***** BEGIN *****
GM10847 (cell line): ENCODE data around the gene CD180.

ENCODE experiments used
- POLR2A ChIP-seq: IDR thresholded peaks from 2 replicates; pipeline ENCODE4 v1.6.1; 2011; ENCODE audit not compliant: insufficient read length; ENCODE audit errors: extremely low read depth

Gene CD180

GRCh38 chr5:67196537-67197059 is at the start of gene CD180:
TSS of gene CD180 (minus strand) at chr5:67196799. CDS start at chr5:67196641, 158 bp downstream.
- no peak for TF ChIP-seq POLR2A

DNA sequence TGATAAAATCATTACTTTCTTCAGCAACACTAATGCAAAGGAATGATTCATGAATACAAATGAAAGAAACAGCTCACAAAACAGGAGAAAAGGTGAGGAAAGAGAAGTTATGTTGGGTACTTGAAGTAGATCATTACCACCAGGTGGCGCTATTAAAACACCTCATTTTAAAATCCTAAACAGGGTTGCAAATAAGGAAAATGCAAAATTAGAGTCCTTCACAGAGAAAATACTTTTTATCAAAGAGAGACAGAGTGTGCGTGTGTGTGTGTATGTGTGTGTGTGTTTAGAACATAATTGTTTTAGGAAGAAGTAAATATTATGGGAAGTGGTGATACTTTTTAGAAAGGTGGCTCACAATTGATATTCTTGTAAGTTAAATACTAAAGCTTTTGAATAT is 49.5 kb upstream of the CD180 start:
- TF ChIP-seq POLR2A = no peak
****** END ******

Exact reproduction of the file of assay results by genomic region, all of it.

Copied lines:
GM10847 (cell line): ENCODE data around the gene CD180.

ENCODE experiments used
- POLR2A ChIP-seq: IDR thresholded peaks from 2 replicates; pipeline ENCODE4 v1.6.1; 2011; ENCODE audit not compliant: insufficient read length; ENCODE audit errors: extremely low read depth

Gene CD180

GRCh38 chr5:67196537-67197059 is at the start of gene CD180:
TSS of gene CD180 (minus strand) at chr5:67196799. CDS start at chr5:67196641, 158 bp downstream.
- no peak for TF ChIP-seq POLR2A

DNA sequence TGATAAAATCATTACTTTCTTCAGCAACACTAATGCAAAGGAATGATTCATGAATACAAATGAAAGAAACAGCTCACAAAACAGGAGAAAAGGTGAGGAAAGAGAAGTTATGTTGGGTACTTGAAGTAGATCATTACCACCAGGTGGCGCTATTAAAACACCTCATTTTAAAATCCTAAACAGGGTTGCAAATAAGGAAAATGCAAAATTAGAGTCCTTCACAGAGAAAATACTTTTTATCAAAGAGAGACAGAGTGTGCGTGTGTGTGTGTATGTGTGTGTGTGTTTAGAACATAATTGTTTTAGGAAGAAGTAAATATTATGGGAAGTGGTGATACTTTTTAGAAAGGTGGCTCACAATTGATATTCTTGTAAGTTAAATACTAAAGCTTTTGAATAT is 49.5 kb upstream of the CD180 start:
- TF ChIP-seq POLR2A = no peak